And just so that you don’t misunderstand the point here, the main character, played by Vardalos itself, has a PhD in classical history and is trying to get a job at a university in the states.

She even gets one, at the end, at Michigan, of all places–but of course she gives it up to go on being a tour guide and have her love affair with the bus driver.

In other words, all the tourists are right when they declare the history of classical Greece, the mythology, the philosophy, the art and architecture, “boring,” and when they demand trips to the beach and stories about the oracle at Delphi’s virginity–all those things are boring.  Real life is getting drunk on ouzo and having three-ways in the hotel rooms.  That’s what Greece has to teach us.

Ack.  Okay.  I’m being cranky today.

But that movie drives me crazy, and it drives me even crazier that the first Greek American to get a platform to make movies about Greek American life in Hollywood is this idiot, who seems about as determined as some of my cousins to declare the glories of mindlessness against the background of the Parthenon.

Written by janeh

February 15th, 2010 at 9:51 am

Posted in Uncategorized

3 Responses to 'Opa!'

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  1. You must like self-flagellation – you’ve said before how much you hate that movie, and you watch it, not once, but many times?

    OK, I confess, I actually have that movie on DVD, I’ve watched it maybe twice, and enjoyed it as a nice light comedy.

    The people I know who most liked it; liked it much more than I did, didn’t seem to be attracted by the cute but uneducated Greek immigrant theme. As best as I can remember, some of them at least saw parallels with the local experience, where in many families went from people forced to drop out of school after about grade 3 or 4 to people with university degrees and good jobs in one generation or maybe 2. So they were quite familiar with the idea of a drastic change in education and therefore culture within a family. I wonder if what really appeals is the picture of a family with drastic differences in cultures and values and still enormous warmth and love and unity.

    Because it doesn’t always work out that way. Even when the family maintains loving and loyal relationships between members with drastically different cultures and lifestyles, it’s often on a basis of mutual incomprehension. Many families collapse in mutual indignation and offense when one or more members choose a different lifestyle than the others.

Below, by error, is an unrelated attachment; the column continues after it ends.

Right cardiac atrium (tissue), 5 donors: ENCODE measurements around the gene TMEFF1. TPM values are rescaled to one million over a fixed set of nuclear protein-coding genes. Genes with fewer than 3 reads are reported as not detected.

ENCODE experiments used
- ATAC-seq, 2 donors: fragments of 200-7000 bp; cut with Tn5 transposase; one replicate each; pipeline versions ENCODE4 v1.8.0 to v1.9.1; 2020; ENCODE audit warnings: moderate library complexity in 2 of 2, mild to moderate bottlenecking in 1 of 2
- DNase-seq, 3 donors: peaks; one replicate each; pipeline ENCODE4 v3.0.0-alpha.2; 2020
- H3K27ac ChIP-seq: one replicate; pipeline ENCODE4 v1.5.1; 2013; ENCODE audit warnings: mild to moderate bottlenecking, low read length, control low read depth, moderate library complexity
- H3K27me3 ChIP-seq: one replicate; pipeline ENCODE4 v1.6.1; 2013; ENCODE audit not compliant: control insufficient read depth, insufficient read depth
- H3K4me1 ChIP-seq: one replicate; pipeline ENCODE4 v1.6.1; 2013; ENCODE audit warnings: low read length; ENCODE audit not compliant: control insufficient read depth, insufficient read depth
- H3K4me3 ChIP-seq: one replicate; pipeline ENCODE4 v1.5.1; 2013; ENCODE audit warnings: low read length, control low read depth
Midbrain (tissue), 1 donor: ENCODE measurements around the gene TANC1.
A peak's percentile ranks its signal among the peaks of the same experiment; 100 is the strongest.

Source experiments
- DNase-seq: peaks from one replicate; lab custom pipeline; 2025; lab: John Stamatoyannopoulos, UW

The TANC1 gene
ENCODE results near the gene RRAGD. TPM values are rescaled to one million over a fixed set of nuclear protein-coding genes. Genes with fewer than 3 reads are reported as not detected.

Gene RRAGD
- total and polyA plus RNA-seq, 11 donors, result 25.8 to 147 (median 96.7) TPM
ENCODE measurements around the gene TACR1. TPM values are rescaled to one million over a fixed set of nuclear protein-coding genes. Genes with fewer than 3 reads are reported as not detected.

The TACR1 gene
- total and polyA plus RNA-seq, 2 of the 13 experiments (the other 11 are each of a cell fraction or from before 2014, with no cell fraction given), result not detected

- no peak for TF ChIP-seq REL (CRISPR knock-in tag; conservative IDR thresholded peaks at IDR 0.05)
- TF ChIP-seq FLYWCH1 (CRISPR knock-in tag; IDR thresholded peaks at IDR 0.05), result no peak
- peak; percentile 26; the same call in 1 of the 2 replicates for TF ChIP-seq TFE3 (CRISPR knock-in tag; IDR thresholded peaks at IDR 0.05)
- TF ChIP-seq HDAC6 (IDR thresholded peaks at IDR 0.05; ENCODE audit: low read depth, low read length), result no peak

Maybe I’m putting too much on a comedy – I rarely watch modern film comedies because I’ve disliked most of the ones I’ve seen. I think, though, that in this case some viewers might not have been laughing at the ignorant Greek immigrants, but enjoying the fantasy of a big loving family who will always value and love you even when they don’t understand what you want to do.


    15 Feb 10 at 10:14 am

  2. OK. Liked the first movie, though I don’t watch it once a year. Felt no urge to watch the second. Of course, I’ve never seen ZORBA THE GREEK either, nor a lot of more purely Anglo movies in which the hero leaves the big city to rediscover the more relaxed small-town to rural life. I guess I’m more a “work hard and get ahead” than an “ouzo by the beach” kind of guy–at least in movies, where I don’t have to actually work.

    Why did I like the first one? The utter incomprehension between generations seemed familiar. And deciding what’s a heritage to be passed on and what’s just grandmother’s mistake. Not a great movie, but I’ve see much worse.

    But you needn’t feel uniquely persecuted. I’ll see your two or three movies which portray Greeks as nice people without much worth ethic, and raise you as many moves as you’d care to watch–more!–in which everyone with a German surname is a clandestine Nazi, except for those who aren’t making any secret of it.

    Would an Irishman care to jump in here and say something about film and ethnic stereotypes?


    15 Feb 10 at 10:38 am

  3. I’m not Irish, at least not for many generations back. I am southern, however. And in years past, perhaps a little less so now, many films set in the Deep South have had every racist, offspring of incestuous unions, illiterate redneck, corrupt politician, empty headed woman, child abuser, rapist, violent sob held up as indicative of those states and their people. Deliverance (which I liked, actually) The Dukes of Hazzard, Sweet Home Alabama, Tobacco Road, Hurry Sundown, Forrest Gump (which I also liked, strangely) are just a few. And there are many living examples of those stereotypes, hopefully not as many as in the ’50s and ’60s, residing there. Alabama, my home state, is home to some horribly racist and violent acts–1963 bombings, Selma; idiotic politics: the old argument over the Confederate flag, electing Roy Moore to the Alabama Supreme court, Rep. Gerald Allen’s proposed legislation that would prevent state funds for schools being used to purchase books with gay characters, and on it goes. But Birmingham is now home to an excellent Civil Rights museum, a first class medical school and research university, and the only county–Perry County– in the nation to declare a Barack Obama day on November 4. Alabama produced George Wallace and Bull Connor and Robert Chambliss but it also produced Harper Lee, W.C. Handy, Percy Sledge, Helen Keller. Still southern accents are often used on tv as well as in movies to depict willful ignorance or racism or ingenuousness in women. Slow talking equals slow thinking. Movies are made to entertain not to instruct.


    15 Feb 10 at 4:58 pm